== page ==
A fifth-generation horticulturist, she grew up on a farm in the northwest suburbs, daughter of the noted horticulturist Roy Klehm, who owns Klehm's Song Sparrow Perennial Farm in southern Wisconsin. When she started foraging around Chicago 15 years ago, she was one of a few urban foragers, she said. She's since led foraging tours along Sunset Boulevard in Los Angeles, though Montreal in winter, through downtown Warsaw, Poland.

"But it's become a feeding frenzy these days, relatively speaking," she said, "and it's kind of disturbing because I don't know if the land can support this many people picking over it all the time." For the past six years she has led Chicago foraging tours, though primarily, she explained, she does this so people will learn about their environment: "I want to make the invisible visible."

I made plans to meet her in Logan Square to forage.

So did 18 others.

As we waited for Klehm to arrive, I noticed these people brought dogs, hiking lanterns, spelunking helmets, fleece. Klehm arrived 15 minutes late and apologized, but said the day had been crazy because she just found out she had been named an Utne Reader Visionary of the Year, though mainly for foraging while really she's a soil person.

"Soil is sexy!" she said. "I say it all the time. Nobody listens. Soil is sexy!"

She slipped into her backpack and took off toward the Kennedy Expressway, walking so fast the group split into three groups, each trying to keep up. At the base of the Kennedy she put down her lantern on a concrete embankment and went hunting, head down. She found an apple against the curb, held it up, kept moving. Skateboarders rose and fell beneath the underpass. She dug in an unpromising patch of dirt. She pulled up a root. "Best time to collect roots," she said, holding up her lantern.

"Take this in," she told the group, illuminating the gnarled stump. A moment later, we were following behind again. This time, outside apartment buildings, homes. I had pictured her wading into thickets of autumn leaves and branches. Instead she stuck to sad, trampled patches and found a bounty of flowers, roots, lettuces. She told us about a 125-year-old pear tree she found in Chicago. When asked where the tree was, she said she would never say. When a man pointed out what many were thinking — that she was foraging where people walk their dogs, and she wasn't washing anything before she ate it — she said she believed in eating whatever bacteria was on the plant when she found it.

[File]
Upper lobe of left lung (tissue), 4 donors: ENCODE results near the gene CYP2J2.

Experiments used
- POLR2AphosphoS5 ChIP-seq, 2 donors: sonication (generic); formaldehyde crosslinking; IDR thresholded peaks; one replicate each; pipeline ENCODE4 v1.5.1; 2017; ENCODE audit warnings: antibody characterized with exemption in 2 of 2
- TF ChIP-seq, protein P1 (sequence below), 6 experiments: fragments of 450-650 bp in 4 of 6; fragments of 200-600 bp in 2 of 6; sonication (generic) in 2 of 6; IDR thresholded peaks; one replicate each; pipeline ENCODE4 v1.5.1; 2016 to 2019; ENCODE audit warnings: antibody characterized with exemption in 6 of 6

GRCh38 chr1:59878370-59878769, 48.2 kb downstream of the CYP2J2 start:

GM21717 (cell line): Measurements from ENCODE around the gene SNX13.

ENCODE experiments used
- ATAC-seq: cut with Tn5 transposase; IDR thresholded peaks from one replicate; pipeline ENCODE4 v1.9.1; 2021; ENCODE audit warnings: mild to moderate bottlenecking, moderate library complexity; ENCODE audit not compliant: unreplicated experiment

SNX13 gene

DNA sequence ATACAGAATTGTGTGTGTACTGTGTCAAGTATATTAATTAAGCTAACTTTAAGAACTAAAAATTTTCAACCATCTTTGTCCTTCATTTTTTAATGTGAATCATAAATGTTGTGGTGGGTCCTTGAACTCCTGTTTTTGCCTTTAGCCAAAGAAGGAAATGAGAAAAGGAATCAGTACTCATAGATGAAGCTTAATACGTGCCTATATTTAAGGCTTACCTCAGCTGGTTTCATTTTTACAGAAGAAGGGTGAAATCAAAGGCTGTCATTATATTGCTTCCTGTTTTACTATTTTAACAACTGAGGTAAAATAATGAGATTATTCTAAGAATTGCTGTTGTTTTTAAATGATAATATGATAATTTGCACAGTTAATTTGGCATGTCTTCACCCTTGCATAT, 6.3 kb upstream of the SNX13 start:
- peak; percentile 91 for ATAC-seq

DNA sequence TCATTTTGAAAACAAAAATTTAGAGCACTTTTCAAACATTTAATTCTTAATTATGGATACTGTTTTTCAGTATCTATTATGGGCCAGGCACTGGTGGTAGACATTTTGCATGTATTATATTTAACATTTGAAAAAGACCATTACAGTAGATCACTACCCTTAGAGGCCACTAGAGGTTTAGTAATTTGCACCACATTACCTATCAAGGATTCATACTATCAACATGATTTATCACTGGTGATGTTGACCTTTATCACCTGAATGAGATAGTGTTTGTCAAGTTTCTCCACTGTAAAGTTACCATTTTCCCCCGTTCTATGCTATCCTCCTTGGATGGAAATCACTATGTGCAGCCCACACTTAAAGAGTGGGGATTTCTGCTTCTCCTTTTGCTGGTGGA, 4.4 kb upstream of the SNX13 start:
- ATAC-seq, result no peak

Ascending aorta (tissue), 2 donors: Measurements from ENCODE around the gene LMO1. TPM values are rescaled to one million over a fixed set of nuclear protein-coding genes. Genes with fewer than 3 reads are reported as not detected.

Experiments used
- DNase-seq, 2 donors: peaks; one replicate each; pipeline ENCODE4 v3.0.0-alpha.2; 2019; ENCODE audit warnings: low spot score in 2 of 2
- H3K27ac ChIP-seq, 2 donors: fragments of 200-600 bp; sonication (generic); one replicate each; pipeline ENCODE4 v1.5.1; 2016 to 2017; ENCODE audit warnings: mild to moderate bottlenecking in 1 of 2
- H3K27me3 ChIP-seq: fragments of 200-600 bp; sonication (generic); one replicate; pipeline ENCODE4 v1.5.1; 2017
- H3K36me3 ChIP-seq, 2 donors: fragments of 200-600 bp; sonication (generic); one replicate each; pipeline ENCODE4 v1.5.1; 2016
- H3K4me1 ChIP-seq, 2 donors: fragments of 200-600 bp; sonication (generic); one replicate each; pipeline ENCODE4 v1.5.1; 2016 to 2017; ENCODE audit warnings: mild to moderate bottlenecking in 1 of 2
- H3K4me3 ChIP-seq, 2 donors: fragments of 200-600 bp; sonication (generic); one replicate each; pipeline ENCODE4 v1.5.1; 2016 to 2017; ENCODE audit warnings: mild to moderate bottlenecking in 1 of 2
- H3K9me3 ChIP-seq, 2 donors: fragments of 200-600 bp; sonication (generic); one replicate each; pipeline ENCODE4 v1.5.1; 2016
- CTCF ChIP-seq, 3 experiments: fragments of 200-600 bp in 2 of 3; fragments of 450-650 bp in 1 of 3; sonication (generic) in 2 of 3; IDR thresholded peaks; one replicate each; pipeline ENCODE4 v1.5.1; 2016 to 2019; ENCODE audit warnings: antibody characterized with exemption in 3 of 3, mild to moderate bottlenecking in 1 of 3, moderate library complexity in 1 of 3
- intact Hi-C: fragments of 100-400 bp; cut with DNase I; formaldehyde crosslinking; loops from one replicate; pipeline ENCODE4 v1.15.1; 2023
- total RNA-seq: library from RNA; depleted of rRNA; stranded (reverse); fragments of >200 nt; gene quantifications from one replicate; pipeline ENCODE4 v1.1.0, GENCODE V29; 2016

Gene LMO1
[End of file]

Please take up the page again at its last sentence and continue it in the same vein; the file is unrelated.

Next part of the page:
A guy sitting on his stoop smoking a cigarette watched with amused eyes.

She rooted along bushes, just beneath windows where people could be seen on couches playing video games and watching TV. She pointed to plants and explained origins; she said many times that not everyone should do this unless you know what you're doing. Outside the gated garden of a school, she asked a friend to jump the fence; the friend did, letting Klehm into the garden. She emerged a minute later with apples. The tour began to feel like a long, vaguely illicit pop-up restaurant.

Though when I asked if she could sell what she collected, she said, "I'm not one of those foragers who sees dollar signs on nature."

When Jared Van Camp, the chef at Nellcote on Randolph Street, introduced himself at the end of the forage, she looked visibly irritated. She doesn't want to suggest to chefs — who often call for advice, though she rarely helps — that a smorgasbord is waiting to be exploited: "Why should I be supplying a restaurant I could never afford to eat in?" But Van Camp told me later he went on the tour because he had been to a farm dinner of foraged food, and he had felt ashamed.